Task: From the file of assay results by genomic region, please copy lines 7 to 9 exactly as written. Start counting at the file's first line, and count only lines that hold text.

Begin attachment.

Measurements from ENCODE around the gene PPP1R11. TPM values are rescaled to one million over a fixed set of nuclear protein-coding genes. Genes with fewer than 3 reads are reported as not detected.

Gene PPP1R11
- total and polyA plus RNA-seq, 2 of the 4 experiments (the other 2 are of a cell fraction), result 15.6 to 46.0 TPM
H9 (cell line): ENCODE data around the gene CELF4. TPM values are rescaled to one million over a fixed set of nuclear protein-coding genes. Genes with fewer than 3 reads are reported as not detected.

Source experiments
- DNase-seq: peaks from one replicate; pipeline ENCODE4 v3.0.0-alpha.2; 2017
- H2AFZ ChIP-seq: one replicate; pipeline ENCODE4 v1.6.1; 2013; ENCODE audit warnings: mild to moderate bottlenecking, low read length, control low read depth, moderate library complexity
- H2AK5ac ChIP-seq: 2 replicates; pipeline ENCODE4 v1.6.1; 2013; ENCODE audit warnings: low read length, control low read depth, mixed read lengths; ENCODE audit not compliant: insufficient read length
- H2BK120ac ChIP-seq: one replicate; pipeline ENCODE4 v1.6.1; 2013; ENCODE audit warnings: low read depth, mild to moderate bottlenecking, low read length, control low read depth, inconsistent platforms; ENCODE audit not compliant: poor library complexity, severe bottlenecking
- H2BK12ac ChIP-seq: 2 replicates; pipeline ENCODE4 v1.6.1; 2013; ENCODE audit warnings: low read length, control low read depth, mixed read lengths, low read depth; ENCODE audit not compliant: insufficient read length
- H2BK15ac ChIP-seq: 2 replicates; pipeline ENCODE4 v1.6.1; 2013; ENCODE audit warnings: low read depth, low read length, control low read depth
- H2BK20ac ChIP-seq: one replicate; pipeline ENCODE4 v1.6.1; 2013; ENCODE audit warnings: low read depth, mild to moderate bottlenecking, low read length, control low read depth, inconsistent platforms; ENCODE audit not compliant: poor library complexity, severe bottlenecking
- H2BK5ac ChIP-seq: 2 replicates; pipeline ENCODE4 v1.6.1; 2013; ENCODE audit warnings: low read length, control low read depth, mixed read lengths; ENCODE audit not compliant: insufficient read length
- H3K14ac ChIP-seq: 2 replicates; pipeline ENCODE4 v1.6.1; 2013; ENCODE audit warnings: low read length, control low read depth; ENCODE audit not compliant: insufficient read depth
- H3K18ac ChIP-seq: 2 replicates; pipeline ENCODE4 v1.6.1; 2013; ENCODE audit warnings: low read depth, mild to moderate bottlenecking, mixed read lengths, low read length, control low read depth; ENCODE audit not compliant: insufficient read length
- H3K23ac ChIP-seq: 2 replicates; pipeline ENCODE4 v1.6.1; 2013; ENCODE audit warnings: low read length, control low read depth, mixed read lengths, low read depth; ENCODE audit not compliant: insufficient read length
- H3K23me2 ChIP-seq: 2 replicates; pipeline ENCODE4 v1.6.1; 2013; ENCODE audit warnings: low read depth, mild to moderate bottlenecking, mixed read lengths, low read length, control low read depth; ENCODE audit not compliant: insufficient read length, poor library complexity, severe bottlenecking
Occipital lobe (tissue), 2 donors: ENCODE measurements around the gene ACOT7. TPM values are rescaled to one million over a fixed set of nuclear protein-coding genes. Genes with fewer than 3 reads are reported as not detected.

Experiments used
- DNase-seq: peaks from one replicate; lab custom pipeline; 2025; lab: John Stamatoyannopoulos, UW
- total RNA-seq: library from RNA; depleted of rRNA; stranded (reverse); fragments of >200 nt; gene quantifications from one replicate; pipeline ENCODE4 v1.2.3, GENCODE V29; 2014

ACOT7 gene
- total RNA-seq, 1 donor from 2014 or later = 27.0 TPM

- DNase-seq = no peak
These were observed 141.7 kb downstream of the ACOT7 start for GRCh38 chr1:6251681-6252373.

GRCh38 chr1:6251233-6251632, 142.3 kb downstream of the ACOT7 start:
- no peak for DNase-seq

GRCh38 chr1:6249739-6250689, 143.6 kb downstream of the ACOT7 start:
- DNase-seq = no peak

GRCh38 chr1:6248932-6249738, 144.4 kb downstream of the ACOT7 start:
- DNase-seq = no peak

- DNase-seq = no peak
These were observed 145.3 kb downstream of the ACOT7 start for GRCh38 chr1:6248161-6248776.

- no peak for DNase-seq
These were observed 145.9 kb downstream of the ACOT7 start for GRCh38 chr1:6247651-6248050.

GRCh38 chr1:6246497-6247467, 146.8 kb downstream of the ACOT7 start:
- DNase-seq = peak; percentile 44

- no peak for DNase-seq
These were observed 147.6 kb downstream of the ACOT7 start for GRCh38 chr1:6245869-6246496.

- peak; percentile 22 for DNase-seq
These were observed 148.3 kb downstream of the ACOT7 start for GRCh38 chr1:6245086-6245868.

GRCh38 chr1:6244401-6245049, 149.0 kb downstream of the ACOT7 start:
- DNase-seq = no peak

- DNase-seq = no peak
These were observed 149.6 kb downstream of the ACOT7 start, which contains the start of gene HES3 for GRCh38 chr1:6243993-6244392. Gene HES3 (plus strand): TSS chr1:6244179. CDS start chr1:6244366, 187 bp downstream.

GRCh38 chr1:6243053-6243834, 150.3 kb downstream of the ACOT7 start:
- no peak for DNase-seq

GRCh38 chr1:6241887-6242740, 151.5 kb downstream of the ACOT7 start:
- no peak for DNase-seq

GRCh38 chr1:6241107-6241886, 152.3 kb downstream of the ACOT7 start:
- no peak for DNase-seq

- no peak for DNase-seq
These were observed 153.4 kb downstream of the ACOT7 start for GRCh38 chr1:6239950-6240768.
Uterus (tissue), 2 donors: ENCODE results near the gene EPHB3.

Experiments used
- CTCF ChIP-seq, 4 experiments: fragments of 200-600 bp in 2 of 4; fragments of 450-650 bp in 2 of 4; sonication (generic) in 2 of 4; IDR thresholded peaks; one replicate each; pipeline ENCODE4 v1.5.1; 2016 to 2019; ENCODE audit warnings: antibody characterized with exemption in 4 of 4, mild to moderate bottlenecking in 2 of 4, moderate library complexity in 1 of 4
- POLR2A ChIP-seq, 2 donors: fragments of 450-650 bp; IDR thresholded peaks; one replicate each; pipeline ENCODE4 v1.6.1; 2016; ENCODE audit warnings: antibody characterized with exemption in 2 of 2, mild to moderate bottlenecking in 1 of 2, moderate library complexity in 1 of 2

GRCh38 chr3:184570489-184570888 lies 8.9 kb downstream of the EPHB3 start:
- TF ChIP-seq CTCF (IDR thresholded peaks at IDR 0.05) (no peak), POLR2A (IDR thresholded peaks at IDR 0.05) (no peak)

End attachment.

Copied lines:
- H2AFZ ChIP-seq: one replicate; pipeline ENCODE4 v1.6.1; 2013; ENCODE audit warnings: mild to moderate bottlenecking, low read length, control low read depth, moderate library complexity
- H2AK5ac ChIP-seq: 2 replicates; pipeline ENCODE4 v1.6.1; 2013; ENCODE audit warnings: low read length, control low read depth, mixed read lengths; ENCODE audit not compliant: insufficient read length
- H2BK120ac ChIP-seq: one replicate; pipeline ENCODE4 v1.6.1; 2013; ENCODE audit warnings: low read depth, mild to moderate bottlenecking, low read length, control low read depth, inconsistent platforms; ENCODE audit not compliant: poor library complexity, severe bottlenecking